RECENT school leavers and people looking for a change in career are being encouraged to consider stepping in front of the blackboard.
The University of the Sunshine Coast’s Dr Sharon Louth said teaching was a very fulfilling job.
“The rewards of helping young minds grow and learn are immense and the profession offers considerable financial incentives, job security and opportunities,” Dr Louth said.
Dr Louth, who is the program coordinator for USC’s Bachelor of Primary Education on the Fraser Coast, said the starting salary for a full-time state school teacher was also another drawcard.
She said the current full-time beginning state school teacher salary was approximately $71,000 a year – one of the highest starting salaries in Australia for graduates.
Teaching degrees are also now much more affordable after recent fee changes as part of the Federal Government’s Job Ready Graduates package.
Applications via the Queensland Tertiary Admissions Centre (QTAC) to study Primary Education at USC from semester 1 close on 19 February. Prospective students can also apply at mid-year.
USC has also introduced an Undergraduate Certificate in Education (Primary) this year at its Fraser Coast campus and has scholarships available to cover the full cost of fees.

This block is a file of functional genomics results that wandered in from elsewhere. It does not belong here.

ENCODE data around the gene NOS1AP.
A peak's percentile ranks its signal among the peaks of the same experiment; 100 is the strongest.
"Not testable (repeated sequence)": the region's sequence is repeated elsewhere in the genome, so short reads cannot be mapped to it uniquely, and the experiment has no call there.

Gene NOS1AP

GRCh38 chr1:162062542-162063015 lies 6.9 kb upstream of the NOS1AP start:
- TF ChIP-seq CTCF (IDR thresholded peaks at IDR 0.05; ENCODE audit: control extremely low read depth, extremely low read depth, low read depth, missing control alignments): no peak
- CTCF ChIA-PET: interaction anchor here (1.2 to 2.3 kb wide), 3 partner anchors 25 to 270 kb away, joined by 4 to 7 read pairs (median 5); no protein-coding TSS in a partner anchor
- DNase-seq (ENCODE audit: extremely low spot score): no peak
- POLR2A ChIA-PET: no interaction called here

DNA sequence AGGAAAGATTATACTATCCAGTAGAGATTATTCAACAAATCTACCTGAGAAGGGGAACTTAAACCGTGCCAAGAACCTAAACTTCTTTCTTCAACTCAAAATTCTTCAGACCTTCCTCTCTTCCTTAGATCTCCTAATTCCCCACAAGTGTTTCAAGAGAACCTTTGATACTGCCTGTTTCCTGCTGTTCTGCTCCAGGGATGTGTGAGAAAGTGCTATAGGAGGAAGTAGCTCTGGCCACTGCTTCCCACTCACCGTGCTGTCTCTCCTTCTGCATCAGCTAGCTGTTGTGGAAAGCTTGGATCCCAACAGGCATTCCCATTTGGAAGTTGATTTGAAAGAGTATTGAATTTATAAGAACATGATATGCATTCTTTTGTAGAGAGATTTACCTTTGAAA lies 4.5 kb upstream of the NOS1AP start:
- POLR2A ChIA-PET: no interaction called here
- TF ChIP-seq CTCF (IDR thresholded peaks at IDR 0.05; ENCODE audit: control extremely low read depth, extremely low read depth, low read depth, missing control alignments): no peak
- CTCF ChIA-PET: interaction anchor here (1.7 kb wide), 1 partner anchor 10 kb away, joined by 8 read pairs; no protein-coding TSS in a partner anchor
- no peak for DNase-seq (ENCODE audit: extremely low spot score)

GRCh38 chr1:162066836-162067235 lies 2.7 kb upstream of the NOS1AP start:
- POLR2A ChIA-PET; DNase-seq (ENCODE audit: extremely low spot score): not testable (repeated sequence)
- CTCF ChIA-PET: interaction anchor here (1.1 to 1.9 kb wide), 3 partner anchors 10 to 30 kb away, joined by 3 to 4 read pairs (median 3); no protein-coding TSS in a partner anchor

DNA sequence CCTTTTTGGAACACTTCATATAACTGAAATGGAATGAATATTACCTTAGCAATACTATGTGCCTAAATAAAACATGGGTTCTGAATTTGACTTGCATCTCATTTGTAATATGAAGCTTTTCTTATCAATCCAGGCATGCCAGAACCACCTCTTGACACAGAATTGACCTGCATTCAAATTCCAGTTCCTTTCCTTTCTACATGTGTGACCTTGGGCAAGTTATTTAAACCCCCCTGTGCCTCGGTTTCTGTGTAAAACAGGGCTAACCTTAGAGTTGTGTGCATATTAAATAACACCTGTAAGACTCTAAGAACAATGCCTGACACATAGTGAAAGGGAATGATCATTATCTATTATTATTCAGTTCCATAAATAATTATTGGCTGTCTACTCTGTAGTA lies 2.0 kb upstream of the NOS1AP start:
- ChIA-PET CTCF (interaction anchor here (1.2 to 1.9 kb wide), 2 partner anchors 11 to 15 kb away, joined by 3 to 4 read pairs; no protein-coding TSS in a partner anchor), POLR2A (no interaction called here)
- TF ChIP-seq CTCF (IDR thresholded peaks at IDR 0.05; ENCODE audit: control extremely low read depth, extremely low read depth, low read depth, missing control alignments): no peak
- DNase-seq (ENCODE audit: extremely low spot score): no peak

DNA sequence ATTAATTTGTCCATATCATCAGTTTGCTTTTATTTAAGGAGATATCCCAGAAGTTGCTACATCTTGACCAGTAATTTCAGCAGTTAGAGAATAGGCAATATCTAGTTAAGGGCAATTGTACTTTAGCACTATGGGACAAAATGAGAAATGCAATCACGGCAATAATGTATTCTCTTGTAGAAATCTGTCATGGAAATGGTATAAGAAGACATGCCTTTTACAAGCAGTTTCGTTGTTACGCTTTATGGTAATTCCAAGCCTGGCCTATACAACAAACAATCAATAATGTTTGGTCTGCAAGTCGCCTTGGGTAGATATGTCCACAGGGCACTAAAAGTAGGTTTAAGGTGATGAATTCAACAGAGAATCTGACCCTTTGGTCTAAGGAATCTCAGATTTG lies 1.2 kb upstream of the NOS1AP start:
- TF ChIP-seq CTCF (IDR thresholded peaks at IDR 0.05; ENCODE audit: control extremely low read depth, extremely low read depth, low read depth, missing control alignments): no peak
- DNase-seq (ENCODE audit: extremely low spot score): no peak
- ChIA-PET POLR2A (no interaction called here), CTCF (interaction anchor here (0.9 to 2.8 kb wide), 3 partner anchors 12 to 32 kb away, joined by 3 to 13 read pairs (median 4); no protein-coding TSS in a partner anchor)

Applications will remain open until 10 March and students will be automatically considered for the scholarships when applying to study.
As part of the short courses, students complete four introductory-level subjects which can be converted to a full semester of credit towards the Primary Education degree.
One future teacher inspired by her own schooling experience to embark on a career in education is Maryborough’s Emma Cordie.
The St Mary’s College 2020 graduate, who achieved an impressive ATAR of 93.45, said she was looking forward to starting classes on 1 March.
She will begin a four-year Bachelor of Primary Education at USC’s Hervey Bay campus.
Emma said it took one stint volunteering at her former primary school, Parke State School, to realise teaching was her calling.
“It began with me simply helping out as a way to keep myself busy during my time off, but it quickly became something I was very passionate about,” she said.
“I would devote the first two weeks of college holidays to doing work experience at my former primary school – I spent the whole year looking forward to it. I had the opportunity to work with students one-on-one, help run class activities and supervise small group activities, which gave me great experience and insights into teaching.”
Emma said the opportunity to study the degree of her choice while still living at home was another major advantage.
“Studying at the Fraser Coast campus will allow me to continue growing in a familiar environment, close to family and surrounded by a supportive and welcoming community,” she said.
A background in musical theatre and public speaking are some of the skills Emma plans to bring to the classroom during placements and as a graduate teacher.
“I am passionate about public speaking and any form of writing, participating in Eisteddfod, Lions Youth of the Year and Rostrum Voice of Youth,” said Emma.
She also performed in school plays and musicals and was awarded St Mary’s College medals for public speaking.